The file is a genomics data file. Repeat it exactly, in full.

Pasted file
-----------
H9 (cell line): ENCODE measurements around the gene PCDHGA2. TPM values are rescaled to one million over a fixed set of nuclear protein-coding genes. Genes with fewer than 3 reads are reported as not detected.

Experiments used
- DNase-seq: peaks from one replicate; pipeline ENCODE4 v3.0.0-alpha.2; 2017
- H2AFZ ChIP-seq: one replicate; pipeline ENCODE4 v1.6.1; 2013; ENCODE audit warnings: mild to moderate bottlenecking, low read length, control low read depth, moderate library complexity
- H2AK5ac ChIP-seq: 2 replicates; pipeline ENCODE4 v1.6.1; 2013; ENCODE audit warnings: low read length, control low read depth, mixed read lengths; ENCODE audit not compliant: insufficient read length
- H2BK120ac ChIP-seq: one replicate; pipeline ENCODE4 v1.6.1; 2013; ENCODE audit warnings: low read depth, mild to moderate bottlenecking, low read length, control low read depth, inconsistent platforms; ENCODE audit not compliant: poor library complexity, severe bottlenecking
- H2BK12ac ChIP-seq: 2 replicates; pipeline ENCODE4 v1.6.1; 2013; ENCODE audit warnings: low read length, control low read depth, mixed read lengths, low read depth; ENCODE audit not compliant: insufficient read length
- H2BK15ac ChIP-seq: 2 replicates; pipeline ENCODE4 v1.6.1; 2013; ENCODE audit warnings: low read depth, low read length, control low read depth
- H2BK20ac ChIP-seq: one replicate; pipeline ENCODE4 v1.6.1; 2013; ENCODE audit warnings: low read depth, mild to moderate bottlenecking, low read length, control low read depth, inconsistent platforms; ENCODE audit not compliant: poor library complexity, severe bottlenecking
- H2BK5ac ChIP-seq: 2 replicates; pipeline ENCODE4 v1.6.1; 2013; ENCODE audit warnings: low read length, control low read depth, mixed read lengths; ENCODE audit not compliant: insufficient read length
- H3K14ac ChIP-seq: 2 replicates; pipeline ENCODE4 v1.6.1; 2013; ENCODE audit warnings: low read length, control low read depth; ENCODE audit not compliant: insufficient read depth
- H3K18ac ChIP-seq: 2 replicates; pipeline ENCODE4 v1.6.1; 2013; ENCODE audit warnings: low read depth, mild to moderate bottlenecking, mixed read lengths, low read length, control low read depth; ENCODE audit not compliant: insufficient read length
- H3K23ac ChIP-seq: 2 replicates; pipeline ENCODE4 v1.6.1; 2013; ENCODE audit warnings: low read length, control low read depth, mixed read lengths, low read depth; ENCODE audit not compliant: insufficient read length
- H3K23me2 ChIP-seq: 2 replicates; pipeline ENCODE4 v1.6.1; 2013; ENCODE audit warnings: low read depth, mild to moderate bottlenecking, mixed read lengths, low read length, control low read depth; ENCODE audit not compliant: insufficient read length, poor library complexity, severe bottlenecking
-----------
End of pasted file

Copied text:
H9 (cell line): ENCODE measurements around the gene PCDHGA2. TPM values are rescaled to one million over a fixed set of nuclear protein-coding genes. Genes with fewer than 3 reads are reported as not detected.

Experiments used
- DNase-seq: peaks from one replicate; pipeline ENCODE4 v3.0.0-alpha.2; 2017
- H2AFZ ChIP-seq: one replicate; pipeline ENCODE4 v1.6.1; 2013; ENCODE audit warnings: mild to moderate bottlenecking, low read length, control low read depth, moderate library complexity
- H2AK5ac ChIP-seq: 2 replicates; pipeline ENCODE4 v1.6.1; 2013; ENCODE audit warnings: low read length, control low read depth, mixed read lengths; ENCODE audit not compliant: insufficient read length
- H2BK120ac ChIP-seq: one replicate; pipeline ENCODE4 v1.6.1; 2013; ENCODE audit warnings: low read depth, mild to moderate bottlenecking, low read length, control low read depth, inconsistent platforms; ENCODE audit not compliant: poor library complexity, severe bottlenecking
- H2BK12ac ChIP-seq: 2 replicates; pipeline ENCODE4 v1.6.1; 2013; ENCODE audit warnings: low read length, control low read depth, mixed read lengths, low read depth; ENCODE audit not compliant: insufficient read length
- H2BK15ac ChIP-seq: 2 replicates; pipeline ENCODE4 v1.6.1; 2013; ENCODE audit warnings: low read depth, low read length, control low read depth
- H2BK20ac ChIP-seq: one replicate; pipeline ENCODE4 v1.6.1; 2013; ENCODE audit warnings: low read depth, mild to moderate bottlenecking, low read length, control low read depth, inconsistent platforms; ENCODE audit not compliant: poor library complexity, severe bottlenecking
- H2BK5ac ChIP-seq: 2 replicates; pipeline ENCODE4 v1.6.1; 2013; ENCODE audit warnings: low read length, control low read depth, mixed read lengths; ENCODE audit not compliant: insufficient read length
- H3K14ac ChIP-seq: 2 replicates; pipeline ENCODE4 v1.6.1; 2013; ENCODE audit warnings: low read length, control low read depth; ENCODE audit not compliant: insufficient read depth
- H3K18ac ChIP-seq: 2 replicates; pipeline ENCODE4 v1.6.1; 2013; ENCODE audit warnings: low read depth, mild to moderate bottlenecking, mixed read lengths, low read length, control low read depth; ENCODE audit not compliant: insufficient read length
- H3K23ac ChIP-seq: 2 replicates; pipeline ENCODE4 v1.6.1; 2013; ENCODE audit warnings: low read length, control low read depth, mixed read lengths, low read depth; ENCODE audit not compliant: insufficient read length
- H3K23me2 ChIP-seq: 2 replicates; pipeline ENCODE4 v1.6.1; 2013; ENCODE audit warnings: low read depth, mild to moderate bottlenecking, mixed read lengths, low read length, control low read depth; ENCODE audit not compliant: insufficient read length, poor library complexity, severe bottlenecking